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Postsecondary Education for Students with Learning Disabilities: A Synthesis of the Literature

by Charlotte Mull, Patricia L. Sitlington, and Sandra Alper

Exceptional Children, Vol. 68, No. 1, pp. 97-118.


In this article, a systematic analysis and synthesis of published research from 1985 to 2000 recommending or reporting on postsecondary education programs for students with learning disabilities is described. The authors found 26 articles which met the criteria of recommending services or describing services presently available. Eleven program factors examined were definition of learning disability, characteristics of adult learners, type of institution, special admission procedures, assessment services, program accommodations, support services, instructional adjustments, instructional staff training, direct staff training, and program evaluation.

This is an extremely important and timely literature review since the largest number of students with disabilities participating in college are those with learning disabilities. The number of college freshmen with learning disabilities has increased tenfold since 1976; this has resulted in this particular group becoming the fastest group of college students with disabilities receiving services. In this paper, Mull, Sitlington, and Alper systematically analyzed published research over a 15 year period. The authors extensively looked at Section 504 of the Rehabilitation Act of 1973 which has been the defining legislation for the determination of accommodations at postsecondary institutions. The ADA, of course, expanded coverage to all programs and services regardless of whether or not they received federal financial assistance, but still did not change the compliance regulations. This literature review was important because it took into account not only Section 504 but the implications of ADA. Although the picture that the authors identified from the research on the recommendations for services is basically positive, their study had some disappointing findings. Although all the articles reviewed recommended a variety of support services for students with LD, few addressed the need to evaluate the effectiveness of those services. A second disappointment, according to the authors, was the relative lack of discussion on staff training. Clearly, the success of program accommodations, support services, and instructional accommodations are dependent on the professionals who work daily with students with LD. This is especially true as the concept of universal design has spread into many institutions who are trying to deliver services to students with disabilities.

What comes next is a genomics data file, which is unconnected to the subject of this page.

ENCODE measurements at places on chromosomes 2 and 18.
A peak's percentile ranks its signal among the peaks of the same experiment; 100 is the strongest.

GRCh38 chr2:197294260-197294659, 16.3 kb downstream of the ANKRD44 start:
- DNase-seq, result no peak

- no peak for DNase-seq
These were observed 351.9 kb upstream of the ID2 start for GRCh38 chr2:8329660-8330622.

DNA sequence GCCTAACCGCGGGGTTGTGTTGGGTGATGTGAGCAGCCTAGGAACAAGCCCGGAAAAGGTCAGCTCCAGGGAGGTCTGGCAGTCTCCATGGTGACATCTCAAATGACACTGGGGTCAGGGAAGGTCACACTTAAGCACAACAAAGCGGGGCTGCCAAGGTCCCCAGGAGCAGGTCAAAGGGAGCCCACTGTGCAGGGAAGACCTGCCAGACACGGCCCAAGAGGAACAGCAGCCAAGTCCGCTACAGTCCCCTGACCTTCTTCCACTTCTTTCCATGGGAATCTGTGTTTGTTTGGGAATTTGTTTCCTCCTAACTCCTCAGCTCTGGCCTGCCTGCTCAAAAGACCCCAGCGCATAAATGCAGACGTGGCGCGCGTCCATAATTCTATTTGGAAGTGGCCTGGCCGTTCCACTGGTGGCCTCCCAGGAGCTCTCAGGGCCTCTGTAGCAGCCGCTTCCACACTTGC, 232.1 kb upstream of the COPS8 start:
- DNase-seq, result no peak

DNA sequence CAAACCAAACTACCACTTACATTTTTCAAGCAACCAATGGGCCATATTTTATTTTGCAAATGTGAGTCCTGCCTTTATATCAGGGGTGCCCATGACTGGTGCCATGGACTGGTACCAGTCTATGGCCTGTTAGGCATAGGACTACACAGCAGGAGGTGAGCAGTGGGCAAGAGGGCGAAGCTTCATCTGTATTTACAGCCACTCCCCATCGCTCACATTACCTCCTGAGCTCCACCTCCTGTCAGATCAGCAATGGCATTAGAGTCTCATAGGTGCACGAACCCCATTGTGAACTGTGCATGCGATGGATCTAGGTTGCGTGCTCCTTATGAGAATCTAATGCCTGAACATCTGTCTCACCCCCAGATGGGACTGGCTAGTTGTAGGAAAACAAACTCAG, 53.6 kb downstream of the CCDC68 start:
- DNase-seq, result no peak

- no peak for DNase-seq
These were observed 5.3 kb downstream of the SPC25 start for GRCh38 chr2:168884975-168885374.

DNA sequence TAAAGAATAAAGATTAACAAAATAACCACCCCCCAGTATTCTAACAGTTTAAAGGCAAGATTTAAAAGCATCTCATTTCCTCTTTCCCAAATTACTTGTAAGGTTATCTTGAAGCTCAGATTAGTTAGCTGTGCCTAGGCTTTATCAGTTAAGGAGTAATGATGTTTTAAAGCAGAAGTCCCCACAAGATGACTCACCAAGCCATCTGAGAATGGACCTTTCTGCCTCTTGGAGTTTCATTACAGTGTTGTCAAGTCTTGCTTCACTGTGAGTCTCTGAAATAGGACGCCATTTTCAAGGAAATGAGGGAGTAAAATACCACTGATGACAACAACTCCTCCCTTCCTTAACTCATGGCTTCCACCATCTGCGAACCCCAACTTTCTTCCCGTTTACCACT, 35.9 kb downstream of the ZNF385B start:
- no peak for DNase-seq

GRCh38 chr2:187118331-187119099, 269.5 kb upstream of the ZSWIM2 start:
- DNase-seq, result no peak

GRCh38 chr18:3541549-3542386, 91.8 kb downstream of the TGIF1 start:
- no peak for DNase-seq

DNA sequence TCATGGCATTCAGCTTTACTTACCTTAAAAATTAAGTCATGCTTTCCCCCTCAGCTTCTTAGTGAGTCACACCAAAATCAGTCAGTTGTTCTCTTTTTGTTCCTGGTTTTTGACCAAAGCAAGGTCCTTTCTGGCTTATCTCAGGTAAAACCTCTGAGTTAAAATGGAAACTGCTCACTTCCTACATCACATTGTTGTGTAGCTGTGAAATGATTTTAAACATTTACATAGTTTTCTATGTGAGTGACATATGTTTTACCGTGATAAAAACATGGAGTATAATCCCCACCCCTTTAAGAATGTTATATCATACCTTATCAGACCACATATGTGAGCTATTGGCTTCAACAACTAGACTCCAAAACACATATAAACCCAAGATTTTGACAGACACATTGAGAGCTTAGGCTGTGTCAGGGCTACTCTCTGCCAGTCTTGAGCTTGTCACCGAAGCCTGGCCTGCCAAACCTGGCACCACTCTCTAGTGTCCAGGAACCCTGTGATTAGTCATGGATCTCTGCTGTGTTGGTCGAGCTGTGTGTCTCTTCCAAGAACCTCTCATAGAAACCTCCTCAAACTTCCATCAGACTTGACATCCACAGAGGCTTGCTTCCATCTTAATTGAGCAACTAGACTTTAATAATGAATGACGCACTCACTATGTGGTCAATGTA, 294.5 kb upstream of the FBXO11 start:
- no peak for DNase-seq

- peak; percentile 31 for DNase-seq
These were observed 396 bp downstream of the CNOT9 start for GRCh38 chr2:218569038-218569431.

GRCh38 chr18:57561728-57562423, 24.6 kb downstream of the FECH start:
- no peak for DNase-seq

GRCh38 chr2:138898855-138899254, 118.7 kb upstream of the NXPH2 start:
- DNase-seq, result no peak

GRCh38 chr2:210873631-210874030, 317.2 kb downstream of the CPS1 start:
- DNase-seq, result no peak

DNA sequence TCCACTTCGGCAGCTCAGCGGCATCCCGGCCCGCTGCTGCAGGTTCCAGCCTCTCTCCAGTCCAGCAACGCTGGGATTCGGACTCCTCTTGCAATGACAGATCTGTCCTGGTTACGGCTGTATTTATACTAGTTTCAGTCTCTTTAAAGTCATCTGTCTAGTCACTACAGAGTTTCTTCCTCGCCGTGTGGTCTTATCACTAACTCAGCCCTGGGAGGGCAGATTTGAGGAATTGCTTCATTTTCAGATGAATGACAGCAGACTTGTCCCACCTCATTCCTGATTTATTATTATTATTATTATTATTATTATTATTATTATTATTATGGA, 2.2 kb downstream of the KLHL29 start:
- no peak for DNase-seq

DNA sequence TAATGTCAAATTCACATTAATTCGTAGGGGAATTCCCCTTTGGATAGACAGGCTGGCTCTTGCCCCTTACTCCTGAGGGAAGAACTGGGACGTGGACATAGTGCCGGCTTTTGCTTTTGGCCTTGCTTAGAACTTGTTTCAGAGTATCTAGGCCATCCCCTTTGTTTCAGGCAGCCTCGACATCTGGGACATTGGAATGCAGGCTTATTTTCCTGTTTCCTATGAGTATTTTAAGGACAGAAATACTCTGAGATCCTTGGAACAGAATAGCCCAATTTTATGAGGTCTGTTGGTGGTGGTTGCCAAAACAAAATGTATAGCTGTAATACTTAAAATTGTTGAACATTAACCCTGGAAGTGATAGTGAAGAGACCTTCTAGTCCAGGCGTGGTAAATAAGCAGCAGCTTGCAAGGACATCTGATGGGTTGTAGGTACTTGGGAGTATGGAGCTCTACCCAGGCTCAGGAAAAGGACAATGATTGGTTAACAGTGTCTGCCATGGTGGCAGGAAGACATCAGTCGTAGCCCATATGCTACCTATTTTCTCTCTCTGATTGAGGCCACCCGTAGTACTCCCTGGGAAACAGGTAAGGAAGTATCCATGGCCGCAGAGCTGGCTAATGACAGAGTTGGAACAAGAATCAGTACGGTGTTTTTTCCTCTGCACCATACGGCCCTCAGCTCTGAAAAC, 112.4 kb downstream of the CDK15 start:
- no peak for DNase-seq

The authors indicate several implications for practice. For example: they feel that students need to be prepared to determine which of the accommodations and supports used at the secondary level will also be needed at the postsecondary level. The students need to be trained in the use of the increasing number of assistive technology devices. Secondary teachers need to be aware of the demands of postsecondary education environments so they can work with the student in more efficient ways to acquire skills, supports, and accommodations. More emphasis needs to be placed on the training of staff at the postsecondary level, such as faculty, resident staff, admission staff, etc., to work with individuals with disabilities. This is particularly true for those who provide indirect service to these students, such as faculty.

The authors indicate while it has been 28 years since the passage of the Rehabilitation Act of 1973, many of the recommendations and requirements of Section 504 are still not being addressed in the literature. The transition to postsecondary education is a key outcome of the transition process for individuals with learning and other disabilities. Hence, it is of utmost importance that students be trained to identify and request the accommodations and support service that they need to be successful and that those that are in the college environment know how to work with and help support those students to increase the likelihood of retention and graduation.